You really need to explain statlist -- something that (a) is global (b) is initialised in a function once per file (c) returned by that function is not a code smell, it's a code stink! Also 'v == predefined class' needs explanation. Also reference is never used. – John Machin Feb 21 '11 at 4:51
    
statlist is a list of size 43990 which will be my feature vector for the svm. I declared it as global because I was worried it was causing a memory leak. I only need that one pointer at a time, though. the variable reference is just remnants of an older iteration. Since I'm going to run this through an SVM, I need some training data. v is the name of the class that the particular document would be in. – mechko Feb 21 '11 at 5:14
up vote 4 down vote accepted

@ThatGuy has made the fix, but hasn't actually told you this:

The major cause of your slowdown is the line

if word in hash.keys():

which laboriously makes a list of all the keys so far, then laboriously searches that list for `word'. The time taken is proportional to the number of keys i.e. the number of unique words found so far. That's why it starts fast and becomes slower and slower.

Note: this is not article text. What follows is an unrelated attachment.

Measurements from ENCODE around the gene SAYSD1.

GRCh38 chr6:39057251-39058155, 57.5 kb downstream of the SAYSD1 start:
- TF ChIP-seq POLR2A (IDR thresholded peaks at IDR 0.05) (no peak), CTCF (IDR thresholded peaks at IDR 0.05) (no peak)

All you need is if word in hash: which in 99.9999999% of cases takes time independent of the number of keys -- one of the major reasons for having a dict.

The faffing about with statlist[hash[word]] doesn't help, either. By the way, the fixed size in statlist=[0]*43990 needs explanation.

More problems

Problem A: Either (1) your code suffered from indentation distortion when you published it, or (2) hash will never be updated by that function. Quite simply, if word is not in hash i.e it's the first time you've seen it, absolutely nothing happens. The hash[word] = n statement (the ONLY code that updates hash) is NOT executed. So no word will ever be in hash.

It looks like this block of code needs to be shifted left 4 columns, so that it's aligned with the outer if:

else:
    hash[word]=n
    ref.write('['+str(word)+','+str(n)+']'+'\n')
    statlist[hash[word]] = 1

Problem B: There is no code at all to update n (allegedly the number of unique words so far).